15 Free Things to Do in San Antonio, Texas (with Map)

Packed with interesting historic sights and excellent museums, the Lone Star State’s second-largest city San Antonio really is a treat to visit. Considered the cradle of Texan liberty, it is most famed for The Alamo and its brutal battle which eventually led to Texian independence.

What started out as a Spanish mission and colonial outpost in 1718 has since grown into a massive metropolis. This Hispanic heritage is still on show today at its bustling Mexican markets and the fun parades and parties thrown for the city’s signature Fiesta celebration.

While it can be expensive, there are also a wealth of free things to do in San Antonio with even The Alamo being open to all. These attractions enlisted below allow you to get a feel for the city and its sights without blowing a hole in your budget.

15. Institute of Texan Culture

A must for those interested in history, the Institute of Texan Cultures shines a light on the countless communities that have helped shape the identity and development of the state. Admission to the ICT is by donation with its galleries full of enthralling exhibits and historic photos being fascinating to explore.

Located in HemisFair Park, its comprehensive collection of more than three million artifacts, photos and oral accounts now appropriately occupies what was once the Texas Pavilion at the 1968 World’s Fair. While perusing all the well-done displays and interactive exhibits, you’ll learn about everything from each peoples’ food and music to their stories, traditions and religions.

Together with life-size dioramas and oral testimonies, these present an in-depth look at over twenty national and ethnic groups that make up modern, multicultural Texas. The ICT also hosts plenty of classes and cultural events with dance shows and live music taking place.

14. San Pedro Creek Culture Park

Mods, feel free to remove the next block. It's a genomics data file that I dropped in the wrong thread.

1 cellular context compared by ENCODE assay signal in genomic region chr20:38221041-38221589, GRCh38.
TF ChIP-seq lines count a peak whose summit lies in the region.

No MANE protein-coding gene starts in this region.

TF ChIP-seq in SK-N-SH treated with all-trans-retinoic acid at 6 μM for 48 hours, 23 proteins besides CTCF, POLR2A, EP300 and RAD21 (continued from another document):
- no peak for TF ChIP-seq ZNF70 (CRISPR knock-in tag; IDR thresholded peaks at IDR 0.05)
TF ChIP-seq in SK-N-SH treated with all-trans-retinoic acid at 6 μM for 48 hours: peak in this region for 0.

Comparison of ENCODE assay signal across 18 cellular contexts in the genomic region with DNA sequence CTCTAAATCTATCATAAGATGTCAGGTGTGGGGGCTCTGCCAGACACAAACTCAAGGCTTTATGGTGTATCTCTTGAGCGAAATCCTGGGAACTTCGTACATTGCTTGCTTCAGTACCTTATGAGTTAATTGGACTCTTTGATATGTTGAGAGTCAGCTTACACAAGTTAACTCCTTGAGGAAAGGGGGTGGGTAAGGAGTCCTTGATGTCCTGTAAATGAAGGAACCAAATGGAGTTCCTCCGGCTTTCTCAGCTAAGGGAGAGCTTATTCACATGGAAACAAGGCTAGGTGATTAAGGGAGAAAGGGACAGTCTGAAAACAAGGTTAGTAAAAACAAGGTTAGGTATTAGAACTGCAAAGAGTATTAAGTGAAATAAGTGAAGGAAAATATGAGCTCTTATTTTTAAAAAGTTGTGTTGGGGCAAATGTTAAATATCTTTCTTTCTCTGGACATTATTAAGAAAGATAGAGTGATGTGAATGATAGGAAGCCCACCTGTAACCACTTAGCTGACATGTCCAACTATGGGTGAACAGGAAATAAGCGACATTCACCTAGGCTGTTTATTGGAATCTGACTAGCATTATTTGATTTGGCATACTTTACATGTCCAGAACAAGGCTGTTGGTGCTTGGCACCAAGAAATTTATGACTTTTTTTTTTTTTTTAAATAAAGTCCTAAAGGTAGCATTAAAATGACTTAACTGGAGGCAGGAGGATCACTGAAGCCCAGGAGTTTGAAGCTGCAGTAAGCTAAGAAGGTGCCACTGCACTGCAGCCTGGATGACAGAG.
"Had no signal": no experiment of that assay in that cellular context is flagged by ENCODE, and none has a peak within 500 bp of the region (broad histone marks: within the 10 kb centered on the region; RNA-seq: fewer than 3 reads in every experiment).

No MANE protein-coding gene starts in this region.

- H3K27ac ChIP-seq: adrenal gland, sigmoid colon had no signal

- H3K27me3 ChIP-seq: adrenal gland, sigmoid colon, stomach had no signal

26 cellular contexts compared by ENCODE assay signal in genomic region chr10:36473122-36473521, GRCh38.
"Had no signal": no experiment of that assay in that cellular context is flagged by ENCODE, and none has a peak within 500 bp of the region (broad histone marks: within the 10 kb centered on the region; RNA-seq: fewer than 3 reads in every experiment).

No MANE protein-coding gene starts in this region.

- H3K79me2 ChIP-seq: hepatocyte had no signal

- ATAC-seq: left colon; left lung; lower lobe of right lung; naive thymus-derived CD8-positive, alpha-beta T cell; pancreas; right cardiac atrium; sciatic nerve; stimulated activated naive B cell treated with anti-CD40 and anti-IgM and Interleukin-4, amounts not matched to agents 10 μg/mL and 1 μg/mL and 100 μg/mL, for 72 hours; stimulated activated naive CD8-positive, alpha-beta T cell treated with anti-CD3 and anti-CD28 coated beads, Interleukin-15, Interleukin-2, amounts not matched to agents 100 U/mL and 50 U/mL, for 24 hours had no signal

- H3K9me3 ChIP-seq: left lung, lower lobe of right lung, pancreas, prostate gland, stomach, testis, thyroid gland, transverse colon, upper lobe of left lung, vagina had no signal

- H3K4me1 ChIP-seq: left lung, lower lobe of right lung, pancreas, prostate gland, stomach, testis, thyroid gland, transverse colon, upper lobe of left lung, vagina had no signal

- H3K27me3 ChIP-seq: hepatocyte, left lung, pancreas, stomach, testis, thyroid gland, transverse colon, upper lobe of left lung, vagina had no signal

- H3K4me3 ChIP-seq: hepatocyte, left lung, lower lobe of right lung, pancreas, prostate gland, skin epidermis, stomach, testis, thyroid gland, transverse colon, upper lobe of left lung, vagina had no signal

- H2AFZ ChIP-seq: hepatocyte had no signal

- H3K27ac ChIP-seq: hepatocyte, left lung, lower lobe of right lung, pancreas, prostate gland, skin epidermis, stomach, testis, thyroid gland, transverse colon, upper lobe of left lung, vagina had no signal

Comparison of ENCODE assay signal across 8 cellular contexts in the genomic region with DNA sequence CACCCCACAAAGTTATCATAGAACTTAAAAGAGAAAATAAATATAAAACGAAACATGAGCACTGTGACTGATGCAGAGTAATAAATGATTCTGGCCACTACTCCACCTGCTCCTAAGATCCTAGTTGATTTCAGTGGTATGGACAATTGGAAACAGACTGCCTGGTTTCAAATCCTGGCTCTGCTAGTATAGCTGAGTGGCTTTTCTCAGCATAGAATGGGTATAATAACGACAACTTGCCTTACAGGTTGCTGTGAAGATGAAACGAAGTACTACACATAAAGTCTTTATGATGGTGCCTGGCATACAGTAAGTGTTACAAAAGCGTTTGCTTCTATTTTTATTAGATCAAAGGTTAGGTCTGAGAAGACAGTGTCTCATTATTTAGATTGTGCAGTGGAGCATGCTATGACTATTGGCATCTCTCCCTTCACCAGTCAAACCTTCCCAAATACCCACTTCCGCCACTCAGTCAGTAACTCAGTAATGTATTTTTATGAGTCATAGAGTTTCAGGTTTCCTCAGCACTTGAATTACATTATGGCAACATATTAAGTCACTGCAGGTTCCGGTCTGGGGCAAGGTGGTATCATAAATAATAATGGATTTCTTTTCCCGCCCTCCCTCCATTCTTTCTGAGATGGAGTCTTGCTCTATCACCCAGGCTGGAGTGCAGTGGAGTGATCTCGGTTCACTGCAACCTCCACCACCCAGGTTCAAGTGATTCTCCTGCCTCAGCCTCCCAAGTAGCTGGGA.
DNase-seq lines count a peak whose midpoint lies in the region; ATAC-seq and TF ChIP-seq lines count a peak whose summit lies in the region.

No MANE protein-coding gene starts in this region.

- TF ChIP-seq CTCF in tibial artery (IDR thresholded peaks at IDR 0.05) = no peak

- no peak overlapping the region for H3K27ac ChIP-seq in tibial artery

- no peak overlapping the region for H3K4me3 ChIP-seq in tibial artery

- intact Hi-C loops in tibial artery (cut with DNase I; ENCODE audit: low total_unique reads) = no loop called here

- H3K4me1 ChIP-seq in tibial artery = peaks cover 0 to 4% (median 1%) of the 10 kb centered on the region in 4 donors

San Pedro Creek Culture Park

A very peaceful and picturesque spot to spend some time, the San Pedro Creek Culture Park lies just a short walk northwest of downtown. Lined by lots of pretty murals and impressive public artworks, its numerous displays teach you all about the area’s age-old history.

For almost 12,000 years, people have been drawn to its refreshing waters with Spanish missionaries having settled here in the 1700s. Both the local community and tourists to the city can now wander along a 1,800-foot-long historic wall and various interpretive signs that recount San Pedro’s past.

Dotted about beside the charming creek are some terrific tiled benches for you to sit on while you admire all the park’s fetching fountains and flowerbeds. Thanks to all the water around you, it is the perfect place to cool off during San Antonio’s scorching summers.

13. Briscoe Western Art Museum

Briscoe Western Art Museum

Lying just across the park alongside the winding River Walk is the outstanding Briscoe Western Art Museum. Somewhat similar in scope, it looks at the colourful characters and rugged landscapes that have shaped our image of the American West today.

Opened in 2013, its three levels are packed with incredible paintings and sculptures that depict the dramatic scenes of the Western United States. Cowboys and Native Americans of course feature prominently as do romantic old wagons, railroads and herds of bison migrating across the prairie.

Its striking statues and well-preserved artifacts highlight how life was during this iconic era and the profound impact it had on the development of the States. While residents of San Antonio and Bexar County benefit from free open days on the first Sunday of each month, active-duty members of the military enjoy free access year-round.

12. Brackenridge Park